By Jen Wead
A look at Jen Wead
Jen Wead is a Florida native who has been catering
events of all sizes for over 20 years. In addition to mothering
and writing this column, Jen teaches healthy cooking
classes for Humana Community Partners and has
recently started a new endeavor in the insurance industry.
Jen loves building relationships through food and
throughout her community.
Let them eat Kale: How to holiday with your vegetarian
When I was growing up, and well into adulthood, worrying about
making sure everyone could eat at the holiday meal was a non-issue.
Everyone enjoyed Grandma’s roasted turkey and no one thought twice
at the tender age of 11. I don’t remember ANY of us paying that a bit
dishes and loved it. No questions asked.
Nowadays, I have a vegan daughter, a vegetarian 10 year old son
We have people that are allergic to dairy, a few that have stopped eat-
diet. Lisa, the original vegetarian
is allergic to soy, gluten and dairy.
Holidays have gotten harder,
friends. We generally do a potluck,
so at least people can eat their own
dish, if nothing else, and it isn’t too
much burden on the host. Let’s face
it, though. If you are the host, and
if you are anything like me, you are
going to provide appetizers and extra
dishes to make sure that there
is plenty. The host is also customarily
responsible for providing the
main dish, which is generally the
meat. What happens when half of
your guests don’t eat meat? What
if you don’t, but half of your guests
do? Here are a few tips to get you
Jen preps the vegetarian dish
Hasselback Butternut Squash. Peeling Butternut Squash is not as easy
Be thoughtful about the menu and give your guests a category spe-
Have your gluten intolerant guest bring a gluten free dessert, etc. Offer
a meat and a non-meat protein. Last year I brought the turkey AND the
have to stress. It is all of us that have changed our dietary needs, so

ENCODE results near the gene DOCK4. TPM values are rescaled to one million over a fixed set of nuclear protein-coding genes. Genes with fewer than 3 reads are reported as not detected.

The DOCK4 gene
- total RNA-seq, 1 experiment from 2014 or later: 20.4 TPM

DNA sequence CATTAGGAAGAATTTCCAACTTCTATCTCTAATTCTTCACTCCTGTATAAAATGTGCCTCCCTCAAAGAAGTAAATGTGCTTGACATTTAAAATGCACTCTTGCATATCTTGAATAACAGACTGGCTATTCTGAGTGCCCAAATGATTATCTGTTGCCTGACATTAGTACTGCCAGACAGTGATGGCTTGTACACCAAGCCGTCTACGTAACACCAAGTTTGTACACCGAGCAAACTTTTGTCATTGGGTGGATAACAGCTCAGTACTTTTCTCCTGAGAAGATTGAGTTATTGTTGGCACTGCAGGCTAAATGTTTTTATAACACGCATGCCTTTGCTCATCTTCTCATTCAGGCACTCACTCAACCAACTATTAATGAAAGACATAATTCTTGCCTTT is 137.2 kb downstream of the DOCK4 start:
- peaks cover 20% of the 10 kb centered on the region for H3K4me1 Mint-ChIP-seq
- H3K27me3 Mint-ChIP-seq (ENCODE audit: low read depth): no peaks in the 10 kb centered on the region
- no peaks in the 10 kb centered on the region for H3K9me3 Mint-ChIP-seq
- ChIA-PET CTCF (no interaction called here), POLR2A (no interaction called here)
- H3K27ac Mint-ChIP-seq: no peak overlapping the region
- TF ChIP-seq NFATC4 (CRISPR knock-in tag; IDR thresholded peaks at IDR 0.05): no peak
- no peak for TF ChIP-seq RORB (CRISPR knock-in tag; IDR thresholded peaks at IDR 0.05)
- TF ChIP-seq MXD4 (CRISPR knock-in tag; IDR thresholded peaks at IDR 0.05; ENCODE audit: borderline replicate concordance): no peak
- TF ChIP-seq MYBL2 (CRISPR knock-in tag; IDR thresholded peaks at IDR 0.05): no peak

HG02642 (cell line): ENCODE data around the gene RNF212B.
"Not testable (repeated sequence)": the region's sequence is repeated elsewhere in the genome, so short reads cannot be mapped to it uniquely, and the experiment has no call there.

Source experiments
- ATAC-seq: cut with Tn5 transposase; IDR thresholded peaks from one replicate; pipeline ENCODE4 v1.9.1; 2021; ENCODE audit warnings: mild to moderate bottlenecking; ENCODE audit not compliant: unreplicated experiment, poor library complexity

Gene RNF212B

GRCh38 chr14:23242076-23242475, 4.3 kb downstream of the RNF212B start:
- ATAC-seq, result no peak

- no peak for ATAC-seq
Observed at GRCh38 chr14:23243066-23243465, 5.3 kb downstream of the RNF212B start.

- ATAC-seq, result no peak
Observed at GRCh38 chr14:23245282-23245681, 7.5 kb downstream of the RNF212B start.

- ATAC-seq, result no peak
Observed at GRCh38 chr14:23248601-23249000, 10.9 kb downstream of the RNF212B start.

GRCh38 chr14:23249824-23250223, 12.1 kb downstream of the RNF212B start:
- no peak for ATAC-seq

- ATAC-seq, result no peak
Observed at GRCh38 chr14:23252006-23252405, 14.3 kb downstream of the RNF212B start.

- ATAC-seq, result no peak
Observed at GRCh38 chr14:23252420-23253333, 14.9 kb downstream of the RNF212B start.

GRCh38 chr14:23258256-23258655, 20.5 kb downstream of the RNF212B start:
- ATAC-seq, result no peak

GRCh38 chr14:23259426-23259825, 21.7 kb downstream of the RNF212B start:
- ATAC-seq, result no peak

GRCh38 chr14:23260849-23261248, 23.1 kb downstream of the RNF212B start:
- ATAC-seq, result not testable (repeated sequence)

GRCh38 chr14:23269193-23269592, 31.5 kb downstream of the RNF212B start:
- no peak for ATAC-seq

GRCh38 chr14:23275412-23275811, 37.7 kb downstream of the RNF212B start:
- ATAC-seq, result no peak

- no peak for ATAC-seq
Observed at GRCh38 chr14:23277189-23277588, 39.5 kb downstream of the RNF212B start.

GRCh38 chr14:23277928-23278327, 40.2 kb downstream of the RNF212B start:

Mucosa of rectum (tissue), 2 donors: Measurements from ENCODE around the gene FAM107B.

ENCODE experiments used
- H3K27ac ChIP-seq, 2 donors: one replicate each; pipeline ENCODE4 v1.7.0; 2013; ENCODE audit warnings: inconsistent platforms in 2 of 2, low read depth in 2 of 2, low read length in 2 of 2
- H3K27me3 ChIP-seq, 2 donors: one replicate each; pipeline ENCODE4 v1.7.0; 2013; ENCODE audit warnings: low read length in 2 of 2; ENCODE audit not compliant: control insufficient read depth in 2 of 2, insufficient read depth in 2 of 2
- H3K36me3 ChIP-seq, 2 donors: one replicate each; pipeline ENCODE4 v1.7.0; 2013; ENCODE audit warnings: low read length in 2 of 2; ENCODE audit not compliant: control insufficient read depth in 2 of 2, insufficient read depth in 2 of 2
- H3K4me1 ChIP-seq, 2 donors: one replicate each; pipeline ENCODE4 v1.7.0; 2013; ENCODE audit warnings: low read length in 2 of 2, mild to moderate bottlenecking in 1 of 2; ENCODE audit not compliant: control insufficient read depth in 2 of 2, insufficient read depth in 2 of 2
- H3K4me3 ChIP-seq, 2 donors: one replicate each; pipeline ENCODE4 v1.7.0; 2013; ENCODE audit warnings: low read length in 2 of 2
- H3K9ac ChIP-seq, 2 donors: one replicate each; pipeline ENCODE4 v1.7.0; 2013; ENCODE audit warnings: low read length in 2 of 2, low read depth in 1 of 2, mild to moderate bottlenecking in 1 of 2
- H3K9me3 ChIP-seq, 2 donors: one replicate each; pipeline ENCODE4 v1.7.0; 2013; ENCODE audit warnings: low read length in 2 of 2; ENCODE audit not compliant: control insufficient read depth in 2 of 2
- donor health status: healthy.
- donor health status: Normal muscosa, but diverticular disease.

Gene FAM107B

I didn’t want her to have to go out of her way when she and my dad
hadn’t changed a bit.
Instead of making two dressings and two gravies, etc., make small
changes to incorporate everyone’s needs, if possible. For instance, with
the turkey and tofurkey I bought last year, I made a vegan mushroom
gravy that went with both. It was new, but will now be a tradition be-
es and dressings. Have a vegan butter available next to the regular butter.
Leave the pork out of your veggies when you cook them, and offer
potatoes with roasted garlic, fresh rosemary and sea salt and your carnivores
will be none the wiser. Thoughtful little offerings like this won’t
go unnoticed by your guests. Be sure to label so everyone knows what
is in each dish.
Vegan Hors d’Oeuvres
As the host, this is where you can really shine. There are so many
vegetarian and vegan appetizer recipes out now, with countless web-
gle search away. At least two appetizers that are friendly to all of your
guests needs such as a veggie tray with roasted red pepper hummus
and/or a tray of Mediterranean olives and cheeses (for those that can
Put Some Nuts on It
Having at least one diving vegetable dish that can be capped off
with nuts is heaven to a vegetarian. When I look at a buffet, I am looking
for protein and beautiful veggies and if I can get both, then heaven.
When you make your veggies this holiday season, top them with toasted
sliced almonds, walnuts
or pecans. It rounds out a
dish for anyone and gives
the vegetarians their much
needed protein. Last year,
I tried a new squash recipe
that won everyone over. It
is so beautiful it could be
placed at center stage of
your feast and hold its own.
Happy holidays to all of
you. The most important ingredient
is always love, and
I hope that you have plenty.
as it sounds.
HASSELBACK SQUASH WITH BAY LEAVES
• 1 large butternut squash
• 1 tablespoon olive oil
• Kosher salt, freshly ground pepper
• 1 Fresno Chile, thinly sliced
• ¼ cup pure maple syrup, preferably grade B
• 3 tablespoons unsalted butter
• 2 tablespoons apple cider vinegar
• 6–8 dried bay leaves
baking dish just large enough to hold halves side by side until begin-
FLORIDA WOMEN MAGAZINE 813.682.9364 NOVEMBER/DECEMBER 2018 • 43